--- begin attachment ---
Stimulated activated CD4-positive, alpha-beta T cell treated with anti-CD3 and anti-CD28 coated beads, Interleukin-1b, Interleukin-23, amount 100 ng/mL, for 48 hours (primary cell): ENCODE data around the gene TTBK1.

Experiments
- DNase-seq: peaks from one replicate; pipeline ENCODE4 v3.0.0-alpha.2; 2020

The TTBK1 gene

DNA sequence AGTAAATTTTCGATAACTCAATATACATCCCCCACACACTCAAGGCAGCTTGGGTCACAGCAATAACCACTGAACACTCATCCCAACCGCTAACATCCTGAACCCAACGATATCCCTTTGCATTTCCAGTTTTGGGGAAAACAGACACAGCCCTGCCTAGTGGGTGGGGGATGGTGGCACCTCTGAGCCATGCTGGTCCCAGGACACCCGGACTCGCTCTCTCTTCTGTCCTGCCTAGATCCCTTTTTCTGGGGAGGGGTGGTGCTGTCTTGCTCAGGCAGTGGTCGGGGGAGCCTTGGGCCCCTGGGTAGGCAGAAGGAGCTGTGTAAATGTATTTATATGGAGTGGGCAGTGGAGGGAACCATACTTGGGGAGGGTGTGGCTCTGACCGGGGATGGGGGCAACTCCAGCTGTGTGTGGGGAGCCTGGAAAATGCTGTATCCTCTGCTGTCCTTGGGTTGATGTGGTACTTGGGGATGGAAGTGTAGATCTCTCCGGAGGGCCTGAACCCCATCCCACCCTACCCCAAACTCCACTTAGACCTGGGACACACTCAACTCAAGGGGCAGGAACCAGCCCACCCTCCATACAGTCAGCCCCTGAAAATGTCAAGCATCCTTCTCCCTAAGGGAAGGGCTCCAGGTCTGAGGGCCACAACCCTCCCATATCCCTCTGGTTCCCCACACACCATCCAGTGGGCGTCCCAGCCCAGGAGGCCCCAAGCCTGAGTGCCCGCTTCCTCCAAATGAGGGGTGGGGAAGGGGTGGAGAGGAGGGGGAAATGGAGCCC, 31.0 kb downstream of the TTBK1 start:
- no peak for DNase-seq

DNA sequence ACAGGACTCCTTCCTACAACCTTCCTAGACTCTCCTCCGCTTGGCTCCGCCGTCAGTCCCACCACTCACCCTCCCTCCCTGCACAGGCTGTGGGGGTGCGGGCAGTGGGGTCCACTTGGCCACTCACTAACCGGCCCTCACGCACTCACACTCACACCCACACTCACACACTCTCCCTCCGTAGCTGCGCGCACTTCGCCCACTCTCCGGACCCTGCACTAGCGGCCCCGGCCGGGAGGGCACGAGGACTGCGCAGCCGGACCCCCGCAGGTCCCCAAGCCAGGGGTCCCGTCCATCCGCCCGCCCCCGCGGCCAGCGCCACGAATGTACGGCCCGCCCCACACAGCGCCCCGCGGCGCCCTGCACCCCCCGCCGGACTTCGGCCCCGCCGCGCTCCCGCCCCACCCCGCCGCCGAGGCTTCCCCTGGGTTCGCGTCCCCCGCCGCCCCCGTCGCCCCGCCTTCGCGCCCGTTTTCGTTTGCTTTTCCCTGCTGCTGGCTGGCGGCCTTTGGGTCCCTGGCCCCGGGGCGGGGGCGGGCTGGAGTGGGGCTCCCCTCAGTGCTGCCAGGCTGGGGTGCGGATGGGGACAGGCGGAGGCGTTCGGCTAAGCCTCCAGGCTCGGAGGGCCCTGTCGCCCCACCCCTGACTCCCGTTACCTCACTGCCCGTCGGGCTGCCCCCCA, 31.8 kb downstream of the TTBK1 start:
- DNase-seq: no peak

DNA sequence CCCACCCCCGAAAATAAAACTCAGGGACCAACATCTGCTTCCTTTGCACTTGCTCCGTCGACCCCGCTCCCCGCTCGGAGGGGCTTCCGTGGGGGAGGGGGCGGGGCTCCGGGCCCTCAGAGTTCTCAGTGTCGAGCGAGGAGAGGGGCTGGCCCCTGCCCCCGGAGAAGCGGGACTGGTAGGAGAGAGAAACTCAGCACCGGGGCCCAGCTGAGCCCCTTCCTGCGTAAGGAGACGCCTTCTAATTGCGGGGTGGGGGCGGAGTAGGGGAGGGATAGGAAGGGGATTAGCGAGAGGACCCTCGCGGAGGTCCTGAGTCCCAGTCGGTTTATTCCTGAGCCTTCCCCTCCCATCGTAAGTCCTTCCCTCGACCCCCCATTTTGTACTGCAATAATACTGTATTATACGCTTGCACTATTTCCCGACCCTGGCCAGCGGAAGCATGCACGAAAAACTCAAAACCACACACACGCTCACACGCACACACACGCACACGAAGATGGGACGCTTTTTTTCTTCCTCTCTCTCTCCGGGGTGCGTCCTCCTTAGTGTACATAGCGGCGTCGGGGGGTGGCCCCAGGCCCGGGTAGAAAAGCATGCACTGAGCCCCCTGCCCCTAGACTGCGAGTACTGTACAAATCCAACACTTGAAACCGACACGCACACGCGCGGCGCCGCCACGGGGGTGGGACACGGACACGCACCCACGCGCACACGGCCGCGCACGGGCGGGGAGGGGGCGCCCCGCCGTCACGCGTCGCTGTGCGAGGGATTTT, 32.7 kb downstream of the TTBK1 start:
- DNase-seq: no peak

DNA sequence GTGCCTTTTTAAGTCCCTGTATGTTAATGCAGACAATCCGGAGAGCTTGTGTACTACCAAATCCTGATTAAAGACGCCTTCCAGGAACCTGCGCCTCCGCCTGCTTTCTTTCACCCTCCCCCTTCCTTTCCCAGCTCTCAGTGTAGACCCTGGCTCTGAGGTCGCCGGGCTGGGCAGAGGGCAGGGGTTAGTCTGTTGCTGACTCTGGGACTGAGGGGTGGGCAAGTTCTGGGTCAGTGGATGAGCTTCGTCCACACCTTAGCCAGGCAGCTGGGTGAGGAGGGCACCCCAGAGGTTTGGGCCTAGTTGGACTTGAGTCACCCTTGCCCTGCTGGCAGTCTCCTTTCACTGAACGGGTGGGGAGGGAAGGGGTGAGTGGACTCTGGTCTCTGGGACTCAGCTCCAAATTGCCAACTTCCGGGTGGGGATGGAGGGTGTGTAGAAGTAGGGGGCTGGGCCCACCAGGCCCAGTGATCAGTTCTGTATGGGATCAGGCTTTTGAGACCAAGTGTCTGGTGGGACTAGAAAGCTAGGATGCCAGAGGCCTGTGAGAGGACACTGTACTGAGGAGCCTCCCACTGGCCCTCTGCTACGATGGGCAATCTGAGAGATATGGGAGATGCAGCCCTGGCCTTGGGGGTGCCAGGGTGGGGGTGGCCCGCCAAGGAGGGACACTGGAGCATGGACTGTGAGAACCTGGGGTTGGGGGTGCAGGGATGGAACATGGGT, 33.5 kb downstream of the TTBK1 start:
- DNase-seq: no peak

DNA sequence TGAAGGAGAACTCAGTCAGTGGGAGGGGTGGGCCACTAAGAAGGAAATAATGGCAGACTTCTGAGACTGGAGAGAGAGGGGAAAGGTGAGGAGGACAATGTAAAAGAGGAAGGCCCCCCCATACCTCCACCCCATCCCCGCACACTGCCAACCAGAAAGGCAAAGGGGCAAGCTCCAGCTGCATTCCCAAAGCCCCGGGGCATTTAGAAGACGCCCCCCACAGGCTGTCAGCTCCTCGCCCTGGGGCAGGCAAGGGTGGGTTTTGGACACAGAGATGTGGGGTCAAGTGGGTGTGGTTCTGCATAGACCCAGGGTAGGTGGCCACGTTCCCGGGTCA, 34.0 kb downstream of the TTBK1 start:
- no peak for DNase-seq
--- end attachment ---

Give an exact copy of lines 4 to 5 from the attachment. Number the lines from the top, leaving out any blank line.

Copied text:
The TTBK1 gene

DNA sequence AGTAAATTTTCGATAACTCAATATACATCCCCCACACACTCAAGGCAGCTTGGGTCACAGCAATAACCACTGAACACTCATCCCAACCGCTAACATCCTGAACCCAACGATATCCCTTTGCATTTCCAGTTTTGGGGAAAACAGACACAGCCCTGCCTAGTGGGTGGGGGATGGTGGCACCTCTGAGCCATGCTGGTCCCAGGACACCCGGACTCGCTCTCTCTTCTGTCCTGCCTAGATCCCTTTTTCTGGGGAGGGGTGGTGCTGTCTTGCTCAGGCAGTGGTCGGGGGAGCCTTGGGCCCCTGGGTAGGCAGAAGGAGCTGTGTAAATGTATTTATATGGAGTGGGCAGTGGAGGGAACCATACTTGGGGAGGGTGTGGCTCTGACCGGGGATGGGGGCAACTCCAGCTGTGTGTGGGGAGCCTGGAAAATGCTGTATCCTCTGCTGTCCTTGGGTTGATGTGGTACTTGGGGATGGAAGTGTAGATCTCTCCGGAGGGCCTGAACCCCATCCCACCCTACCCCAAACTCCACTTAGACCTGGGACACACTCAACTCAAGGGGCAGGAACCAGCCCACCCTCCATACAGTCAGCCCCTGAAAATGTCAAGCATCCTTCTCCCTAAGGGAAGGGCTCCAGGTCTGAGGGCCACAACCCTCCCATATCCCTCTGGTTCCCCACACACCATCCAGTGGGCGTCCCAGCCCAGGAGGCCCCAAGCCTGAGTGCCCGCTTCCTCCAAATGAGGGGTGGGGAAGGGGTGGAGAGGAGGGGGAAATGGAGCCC, 31.0 kb downstream of the TTBK1 start: